Naltrexone medication is a powerful addiction treatment, originally FDA approved as a treatment for alcoholics. It can also be used to help addicts abstain from opiate drugs. Low dose naltrexone is even being recognized as beneficial for chronic behavior disorders, including compulsive eating. Naltrexone is also effective in getting rid of certain infections and cancer.
All this and it’s a non-addictive, non-narcotic medication.
In the 1980’s, the FDA approved Naltrexone to assist heroin and opium addicts from continuing to use. It is prescribed after detox and has been highly successful. As part of an overall therapy for addiction recovery, it has been very effective with minimal health risks involved.
Naltrexone is administered in a pill form or with an extended release injectable version called Vivatrol. Patients can recover from opiate addiction, alcoholism or weight loss through slow release Naltrexone. It comes in a 50 mg dose for addiction treatment or a low dose version to normalize the immune system. It has been a highly effective method in preventing drug and alcohol relapse.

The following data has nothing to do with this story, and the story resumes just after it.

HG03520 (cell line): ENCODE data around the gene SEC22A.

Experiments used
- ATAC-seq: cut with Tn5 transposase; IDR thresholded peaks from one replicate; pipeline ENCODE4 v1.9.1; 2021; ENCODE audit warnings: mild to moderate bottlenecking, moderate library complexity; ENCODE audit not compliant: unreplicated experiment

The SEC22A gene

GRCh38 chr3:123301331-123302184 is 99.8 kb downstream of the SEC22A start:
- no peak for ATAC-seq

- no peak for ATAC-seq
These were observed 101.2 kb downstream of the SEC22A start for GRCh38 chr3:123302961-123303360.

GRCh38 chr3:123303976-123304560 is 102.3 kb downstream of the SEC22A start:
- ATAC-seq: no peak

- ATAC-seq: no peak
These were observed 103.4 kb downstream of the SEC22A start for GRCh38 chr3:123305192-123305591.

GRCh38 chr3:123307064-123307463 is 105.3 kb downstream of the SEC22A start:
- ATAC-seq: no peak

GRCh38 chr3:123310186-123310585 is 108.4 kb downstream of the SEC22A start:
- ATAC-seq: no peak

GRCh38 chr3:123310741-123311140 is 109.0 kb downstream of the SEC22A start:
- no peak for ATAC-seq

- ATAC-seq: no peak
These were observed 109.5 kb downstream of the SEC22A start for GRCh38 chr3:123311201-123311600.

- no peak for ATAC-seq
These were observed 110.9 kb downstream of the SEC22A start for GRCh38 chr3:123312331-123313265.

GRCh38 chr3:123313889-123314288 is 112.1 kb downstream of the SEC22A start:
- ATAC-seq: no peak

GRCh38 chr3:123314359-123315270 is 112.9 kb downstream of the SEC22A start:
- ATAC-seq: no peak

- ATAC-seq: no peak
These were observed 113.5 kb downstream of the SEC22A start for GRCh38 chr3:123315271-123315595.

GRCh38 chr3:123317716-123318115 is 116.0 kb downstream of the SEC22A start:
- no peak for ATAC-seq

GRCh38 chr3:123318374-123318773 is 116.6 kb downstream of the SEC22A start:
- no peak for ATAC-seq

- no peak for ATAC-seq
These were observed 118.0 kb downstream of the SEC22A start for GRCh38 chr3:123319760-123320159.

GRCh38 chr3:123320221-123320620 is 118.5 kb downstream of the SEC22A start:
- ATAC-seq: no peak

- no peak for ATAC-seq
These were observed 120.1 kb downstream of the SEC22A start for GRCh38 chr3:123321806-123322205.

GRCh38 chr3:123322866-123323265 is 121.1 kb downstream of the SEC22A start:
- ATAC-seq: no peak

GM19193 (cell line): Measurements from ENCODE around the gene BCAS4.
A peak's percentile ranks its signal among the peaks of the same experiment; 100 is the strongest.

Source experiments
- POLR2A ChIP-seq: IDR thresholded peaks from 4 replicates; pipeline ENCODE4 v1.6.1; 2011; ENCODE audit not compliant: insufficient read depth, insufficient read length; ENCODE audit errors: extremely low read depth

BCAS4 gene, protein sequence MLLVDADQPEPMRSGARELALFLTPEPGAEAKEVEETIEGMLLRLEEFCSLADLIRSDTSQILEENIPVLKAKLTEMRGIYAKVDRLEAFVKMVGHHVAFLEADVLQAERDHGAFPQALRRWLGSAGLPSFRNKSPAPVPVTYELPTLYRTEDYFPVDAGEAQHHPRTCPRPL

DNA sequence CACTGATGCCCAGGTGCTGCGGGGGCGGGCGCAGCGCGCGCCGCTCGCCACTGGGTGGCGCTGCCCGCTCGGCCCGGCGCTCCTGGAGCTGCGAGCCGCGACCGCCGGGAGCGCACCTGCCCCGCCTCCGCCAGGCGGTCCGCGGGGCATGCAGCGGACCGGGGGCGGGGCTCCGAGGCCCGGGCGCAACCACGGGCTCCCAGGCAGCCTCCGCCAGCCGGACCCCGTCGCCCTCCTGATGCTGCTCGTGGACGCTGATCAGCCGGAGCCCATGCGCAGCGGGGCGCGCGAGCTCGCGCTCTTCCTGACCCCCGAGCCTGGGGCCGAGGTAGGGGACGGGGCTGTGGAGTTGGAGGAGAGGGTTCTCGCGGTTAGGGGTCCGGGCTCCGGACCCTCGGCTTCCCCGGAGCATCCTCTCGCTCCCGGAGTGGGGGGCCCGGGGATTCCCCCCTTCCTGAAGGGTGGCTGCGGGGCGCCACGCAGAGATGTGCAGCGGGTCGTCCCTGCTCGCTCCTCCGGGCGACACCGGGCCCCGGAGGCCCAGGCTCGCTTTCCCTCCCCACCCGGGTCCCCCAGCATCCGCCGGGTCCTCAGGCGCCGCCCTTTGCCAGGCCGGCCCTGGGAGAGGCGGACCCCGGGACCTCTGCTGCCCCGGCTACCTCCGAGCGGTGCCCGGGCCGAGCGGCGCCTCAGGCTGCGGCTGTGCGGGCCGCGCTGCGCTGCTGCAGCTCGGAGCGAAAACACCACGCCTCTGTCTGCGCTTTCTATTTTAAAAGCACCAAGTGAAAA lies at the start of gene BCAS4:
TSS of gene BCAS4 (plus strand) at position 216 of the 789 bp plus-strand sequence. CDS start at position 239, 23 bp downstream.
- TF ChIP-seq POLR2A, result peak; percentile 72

Why is Naltrexone Such a Powerful Addiction Treatment?
Naltrexone has so many facets in how it can help treat addiction. When combined with clonidine, it shortens the heroin or methadone detox process. It can do so by reducing detox down to just one day. Usually it takes two weeks. This is a major cost saver to the state or to the individual.
Using general anesthesia or heavy sedation with naltrexone can further shorten detox to 4-6 hours.
This has been highly beneficial for those who want to shorten their stay at an addiction treatment center. Also, there may be a fear in patients of the weeks of withdrawal discomfort.
Naltrexone hcl is an oral medication that has long acting opioid blocking capabilities. It was originally marketed for heroin addiction. This was initiated by the Special Action Office for Drug Abuse Prevention in the 1980’s.